Preprint Article Version 1 Preserved in Portico This version is not peer-reviewed

Over Ninety Endangered Fish and Invertebrates are Caught in Industrial Fisheries

Version 1 : Received: 29 June 2020 / Approved: 30 June 2020 / Online: 30 June 2020 (10:38:07 CEST)

A peer-reviewed article of this Preprint also exists.

Journal reference: Nature Communications 2020
DOI: 10.1038/s41467-020-18505-6


Substantial resources are invested in conservation of marine biodiversity globally. Fishing is the primary threat to many marine species and is one we can manage. However, threatened marine species are legally caught in industrial fisheries. To determine the magnitude and extent of this problem, we analysed global fisheries catch and import data and found reported catch records of 91 globally threatened species, thirteen of which are traded internationally. Seventy-three species targeted in industrial fisheries account for 99% of threatened species catch volume and value. Our results are a conservative estimate of threatened species catch and trade because we only consider species-level data, excluding group records; for example, we omit ‘sharks and rays,’ which represents over 200 threatened species. Although most fishing countries are involved in catch or trade of threatened species, it is driven largely by European nations. On land and for charismatic marine animals (e.g., whales), industrial-scale harvest of species at risk of extinction is controversial and usually highly regulated. In contrast, fishing for endangered fish and invertebrates is widespread but poorly documented. Given the development of new fisheries monitoring technologies and the current push for stronger international mechanisms for biodiversity management, industrial fishing of threatened fish and invertebrates should no longer be neglected in conservation and sustainability commitments.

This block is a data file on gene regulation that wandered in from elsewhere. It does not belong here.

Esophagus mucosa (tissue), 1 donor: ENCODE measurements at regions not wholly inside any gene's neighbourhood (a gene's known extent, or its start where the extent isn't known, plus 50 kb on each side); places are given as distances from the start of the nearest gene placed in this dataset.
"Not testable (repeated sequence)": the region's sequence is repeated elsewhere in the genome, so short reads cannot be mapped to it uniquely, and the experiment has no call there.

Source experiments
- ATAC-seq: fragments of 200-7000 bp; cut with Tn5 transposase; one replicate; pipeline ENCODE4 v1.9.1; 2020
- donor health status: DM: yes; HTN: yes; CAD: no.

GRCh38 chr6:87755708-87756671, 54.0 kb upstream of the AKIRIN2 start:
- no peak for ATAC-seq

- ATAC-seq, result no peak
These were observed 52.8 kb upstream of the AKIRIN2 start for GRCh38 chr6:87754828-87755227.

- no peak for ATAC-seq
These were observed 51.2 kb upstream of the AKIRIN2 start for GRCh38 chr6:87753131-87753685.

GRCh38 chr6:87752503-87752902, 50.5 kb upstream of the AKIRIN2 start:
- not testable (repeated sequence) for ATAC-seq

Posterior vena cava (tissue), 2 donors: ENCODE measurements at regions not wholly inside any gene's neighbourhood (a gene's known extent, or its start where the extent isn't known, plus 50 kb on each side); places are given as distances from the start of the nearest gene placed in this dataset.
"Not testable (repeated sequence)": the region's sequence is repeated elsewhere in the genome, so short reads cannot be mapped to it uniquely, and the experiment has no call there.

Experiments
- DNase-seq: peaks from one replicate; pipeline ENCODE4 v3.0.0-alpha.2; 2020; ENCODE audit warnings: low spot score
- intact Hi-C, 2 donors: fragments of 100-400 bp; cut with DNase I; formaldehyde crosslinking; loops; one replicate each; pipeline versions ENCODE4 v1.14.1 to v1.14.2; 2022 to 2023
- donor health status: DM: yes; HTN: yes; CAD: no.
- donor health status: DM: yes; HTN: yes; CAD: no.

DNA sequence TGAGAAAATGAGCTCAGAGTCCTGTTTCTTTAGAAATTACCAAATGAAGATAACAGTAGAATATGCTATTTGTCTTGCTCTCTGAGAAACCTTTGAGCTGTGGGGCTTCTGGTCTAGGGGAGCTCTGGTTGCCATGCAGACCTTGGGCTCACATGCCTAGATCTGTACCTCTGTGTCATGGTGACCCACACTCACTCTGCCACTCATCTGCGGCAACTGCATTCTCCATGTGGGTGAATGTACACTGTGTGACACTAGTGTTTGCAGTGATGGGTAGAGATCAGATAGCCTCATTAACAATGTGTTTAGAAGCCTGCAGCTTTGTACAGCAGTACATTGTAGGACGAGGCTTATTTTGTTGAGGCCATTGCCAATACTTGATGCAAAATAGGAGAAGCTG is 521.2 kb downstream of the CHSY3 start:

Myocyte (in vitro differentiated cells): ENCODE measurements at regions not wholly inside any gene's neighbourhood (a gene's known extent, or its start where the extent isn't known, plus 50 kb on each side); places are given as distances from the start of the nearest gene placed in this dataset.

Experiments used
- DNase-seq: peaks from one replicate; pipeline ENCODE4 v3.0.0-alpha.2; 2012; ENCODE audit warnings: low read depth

Supplementary and Associated Material


Fish; invertebrates; conservation; threatened species; exploitation


EARTH SCIENCES, Environmental Sciences

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